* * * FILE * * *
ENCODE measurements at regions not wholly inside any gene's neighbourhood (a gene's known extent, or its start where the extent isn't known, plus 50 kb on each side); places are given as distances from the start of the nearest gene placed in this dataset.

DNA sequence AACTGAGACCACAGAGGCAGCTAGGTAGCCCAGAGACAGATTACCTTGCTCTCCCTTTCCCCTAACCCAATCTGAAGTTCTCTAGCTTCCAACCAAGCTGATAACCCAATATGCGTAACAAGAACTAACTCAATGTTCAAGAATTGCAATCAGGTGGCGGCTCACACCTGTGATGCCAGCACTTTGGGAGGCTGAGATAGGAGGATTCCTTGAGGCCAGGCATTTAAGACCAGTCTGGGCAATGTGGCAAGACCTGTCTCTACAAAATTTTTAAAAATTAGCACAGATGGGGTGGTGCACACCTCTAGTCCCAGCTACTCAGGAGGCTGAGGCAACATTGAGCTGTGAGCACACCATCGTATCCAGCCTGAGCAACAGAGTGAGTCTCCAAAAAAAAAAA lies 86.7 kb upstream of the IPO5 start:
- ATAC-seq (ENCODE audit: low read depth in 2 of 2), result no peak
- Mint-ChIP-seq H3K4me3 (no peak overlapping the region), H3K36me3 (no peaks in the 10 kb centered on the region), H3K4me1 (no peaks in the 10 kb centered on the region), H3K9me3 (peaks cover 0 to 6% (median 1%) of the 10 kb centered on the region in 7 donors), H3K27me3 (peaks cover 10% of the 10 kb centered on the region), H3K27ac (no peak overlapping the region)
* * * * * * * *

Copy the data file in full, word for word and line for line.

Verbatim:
ENCODE measurements at regions not wholly inside any gene's neighbourhood (a gene's known extent, or its start where the extent isn't known, plus 50 kb on each side); places are given as distances from the start of the nearest gene placed in this dataset.

DNA sequence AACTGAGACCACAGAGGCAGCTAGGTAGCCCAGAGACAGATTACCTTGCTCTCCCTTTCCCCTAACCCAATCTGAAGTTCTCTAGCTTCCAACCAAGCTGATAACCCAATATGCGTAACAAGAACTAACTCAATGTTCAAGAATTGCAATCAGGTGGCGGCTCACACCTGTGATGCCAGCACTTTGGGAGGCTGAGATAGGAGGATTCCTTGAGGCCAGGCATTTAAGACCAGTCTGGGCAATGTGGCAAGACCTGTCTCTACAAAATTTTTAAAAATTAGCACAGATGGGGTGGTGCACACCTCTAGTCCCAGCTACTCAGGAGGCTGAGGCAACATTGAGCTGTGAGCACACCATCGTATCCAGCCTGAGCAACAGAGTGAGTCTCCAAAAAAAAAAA lies 86.7 kb upstream of the IPO5 start:
- ATAC-seq (ENCODE audit: low read depth in 2 of 2), result no peak
- Mint-ChIP-seq H3K4me3 (no peak overlapping the region), H3K36me3 (no peaks in the 10 kb centered on the region), H3K4me1 (no peaks in the 10 kb centered on the region), H3K9me3 (peaks cover 0 to 6% (median 1%) of the 10 kb centered on the region in 7 donors), H3K27me3 (peaks cover 10% of the 10 kb centered on the region), H3K27ac (no peak overlapping the region)